Knowledge, Attitudes, and Practices toward COVID-19 and Vaccines among Chinese Small-Town Residents: A Cross-sectional Study

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  • 1 Department of General Internal Medicine, Ningbo First Hospital, Ningbo, Zhejiang, China;
  • | 2 Department of Nursing, Ningbo First Hospital, Ningbo, Zhejiang, China;
  • | 3 Department of General Internal Medicine, Ningbo Haishu No. 2 Hospital, Ningbo, Zhejiang, China;
  • | 4 Department of Traditional Medicine, Ningbo First Hospital, Ningbo, Zhejiang, China

China has basically controlled the COVID-19 epidemic as a result of widespread vaccination and other containment strategies, despite localized outbreaks, as of September 2021. This study investigates the knowledge, attitudes, and practices (KAP) of COVID-19 and COVID-19 vaccines among Chinese small-town residents to provide suggestions for public health policy. Residents who were vaccinated against COVID-19 were asked to complete a paper questionnaire on KAP in Xidian, Zhejiang. The knowledge questionnaire consisted of 12 questions regarding COVID-19 and 12 questions regarding COVID-19 vaccines. Attitude and practice evaluation included agreement on the eventual control of COVID-19 and having recently worn a mask outside. Of 405 survey responders, 52.3% were male, 71.4% had middle school education or less, and 59.0% engaged in physical labor as an occupation. The correct answer rates of the COVID-19 section and the vaccine section were 79.2% and 71.7%, respectively. Age groups of 18 to 29 years and > 50 years, occupations of physical labor and unemployment, and primary school education and less were associated with lower knowledge scores. The majority of participants (91.6%) believed that COVID-19 will eventually be controlled, whereas women, students, and patients with chronic held relatively negative attitudes toward epidemic control. Most participants (87.4%) wore masks outside recently. In conclusion, Chinese small-town residents have a medium level of knowledge regarding COVID-19 and vaccines, hold positive attitudes, and have appropriate practices. Health education should be provided to the target populations to enrich their knowledge of COVID-19 and vaccines, and to improve their attitudes toward epidemic control.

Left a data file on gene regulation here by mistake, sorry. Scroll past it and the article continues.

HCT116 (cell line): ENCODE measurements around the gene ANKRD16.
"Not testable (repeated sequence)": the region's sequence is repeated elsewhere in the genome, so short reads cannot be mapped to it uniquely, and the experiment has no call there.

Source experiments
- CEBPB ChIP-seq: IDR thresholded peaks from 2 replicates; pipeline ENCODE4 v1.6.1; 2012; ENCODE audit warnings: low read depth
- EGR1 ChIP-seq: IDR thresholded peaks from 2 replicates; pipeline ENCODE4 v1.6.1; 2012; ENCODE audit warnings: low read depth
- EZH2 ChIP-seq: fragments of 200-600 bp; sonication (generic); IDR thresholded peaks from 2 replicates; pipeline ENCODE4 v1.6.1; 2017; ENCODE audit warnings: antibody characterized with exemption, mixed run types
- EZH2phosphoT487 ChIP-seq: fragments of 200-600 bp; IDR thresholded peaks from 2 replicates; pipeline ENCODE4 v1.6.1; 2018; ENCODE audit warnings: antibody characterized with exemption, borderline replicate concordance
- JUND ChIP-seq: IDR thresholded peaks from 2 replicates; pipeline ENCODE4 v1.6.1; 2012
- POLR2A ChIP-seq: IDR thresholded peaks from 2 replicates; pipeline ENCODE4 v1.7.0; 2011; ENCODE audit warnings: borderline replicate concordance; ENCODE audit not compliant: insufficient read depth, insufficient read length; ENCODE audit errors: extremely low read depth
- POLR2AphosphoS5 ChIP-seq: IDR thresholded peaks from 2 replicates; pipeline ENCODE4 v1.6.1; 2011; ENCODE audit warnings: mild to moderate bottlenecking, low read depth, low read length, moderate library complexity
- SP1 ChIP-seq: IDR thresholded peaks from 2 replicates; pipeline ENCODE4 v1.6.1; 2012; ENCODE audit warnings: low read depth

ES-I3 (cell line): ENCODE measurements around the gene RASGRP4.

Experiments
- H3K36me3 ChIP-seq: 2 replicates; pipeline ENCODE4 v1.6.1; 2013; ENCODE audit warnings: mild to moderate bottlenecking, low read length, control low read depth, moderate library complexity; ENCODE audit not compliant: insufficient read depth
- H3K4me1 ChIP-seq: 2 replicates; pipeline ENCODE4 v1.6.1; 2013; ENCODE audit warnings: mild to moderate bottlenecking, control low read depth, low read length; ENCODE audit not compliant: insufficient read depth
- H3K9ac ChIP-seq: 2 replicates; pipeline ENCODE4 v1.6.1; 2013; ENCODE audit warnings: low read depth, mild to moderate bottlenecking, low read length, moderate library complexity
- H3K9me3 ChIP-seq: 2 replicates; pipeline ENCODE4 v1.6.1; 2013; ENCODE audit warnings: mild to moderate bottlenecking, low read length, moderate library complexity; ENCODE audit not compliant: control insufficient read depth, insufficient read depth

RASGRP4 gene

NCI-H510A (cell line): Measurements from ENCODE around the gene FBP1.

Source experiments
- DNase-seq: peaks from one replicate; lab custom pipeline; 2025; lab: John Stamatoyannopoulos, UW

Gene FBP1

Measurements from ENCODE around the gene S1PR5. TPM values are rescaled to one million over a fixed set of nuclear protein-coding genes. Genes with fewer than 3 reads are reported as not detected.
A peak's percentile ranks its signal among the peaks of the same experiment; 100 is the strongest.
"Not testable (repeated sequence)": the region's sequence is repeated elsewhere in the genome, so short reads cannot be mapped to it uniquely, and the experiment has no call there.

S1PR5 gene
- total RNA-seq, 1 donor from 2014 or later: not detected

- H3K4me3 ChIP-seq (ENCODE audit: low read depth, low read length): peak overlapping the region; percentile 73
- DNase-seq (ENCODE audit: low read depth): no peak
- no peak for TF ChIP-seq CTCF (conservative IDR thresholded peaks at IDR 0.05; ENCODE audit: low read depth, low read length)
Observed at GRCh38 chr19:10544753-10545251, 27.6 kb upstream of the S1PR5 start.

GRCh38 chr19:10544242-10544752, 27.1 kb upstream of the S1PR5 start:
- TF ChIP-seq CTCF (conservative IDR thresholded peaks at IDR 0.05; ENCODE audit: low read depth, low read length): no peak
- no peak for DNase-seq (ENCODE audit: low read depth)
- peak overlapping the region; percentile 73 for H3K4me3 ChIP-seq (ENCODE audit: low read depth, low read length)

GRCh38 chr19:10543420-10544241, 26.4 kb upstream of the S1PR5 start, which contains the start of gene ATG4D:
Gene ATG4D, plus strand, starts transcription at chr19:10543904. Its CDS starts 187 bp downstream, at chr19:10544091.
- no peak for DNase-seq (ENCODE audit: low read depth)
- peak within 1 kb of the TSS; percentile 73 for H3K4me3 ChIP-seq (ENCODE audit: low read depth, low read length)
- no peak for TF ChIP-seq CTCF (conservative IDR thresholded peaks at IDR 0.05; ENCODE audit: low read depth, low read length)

Author Notes

Address correspondence to Xue-Qin Chen, Department of Traditional Medicine, Ningbo First Hospital, Ningbo, Zhejiang, China. E-mail: cxq2316@163.com

Financial support: This work was supported by the Zhejiang Medical Health Science and Technology Program (no. 2021KY992), the Ningbo Natural Science Foundation of China (no. 2019Y32), and the Ningbo 2025 Science and Technology Major Project (no. 2021Z018).

Disclosure: This study complied with the Declaration of Helsinki and was approved by the Ethics Committee of Ningbo First Hospital. All participants signed an informed consent form before the survey.

Authors’ addresses: Si-Yi Yu, Ke-Shu Shan, and Lei Xu, Department of General Internal Medicine, Ningbo First Hospital, Ningbo, Zhejiang, China, E-mails: yusysherry@gmail.com, 284182988@qq.com, and xulei22@163.com. Jun-Jun Luo and Ling Ding, Department of Nursing, Ningbo First Hospital, Ningbo, Zhejiang, China, E-mails: 1174693807@qq.com and adtsdl@163.com. Hong-Yao Cui, Department of General Internal Medicine, Ningbo Haishu No. 2 Hospital, Ningbo, Zhejiang, China, E-mail: 760069340@qq.com. Xue-Qin Chen, Department of Traditional Medicine, Ningbo First Hospital, Ningbo, Zhejiang, China, E-mail: cxq2316@163.com.

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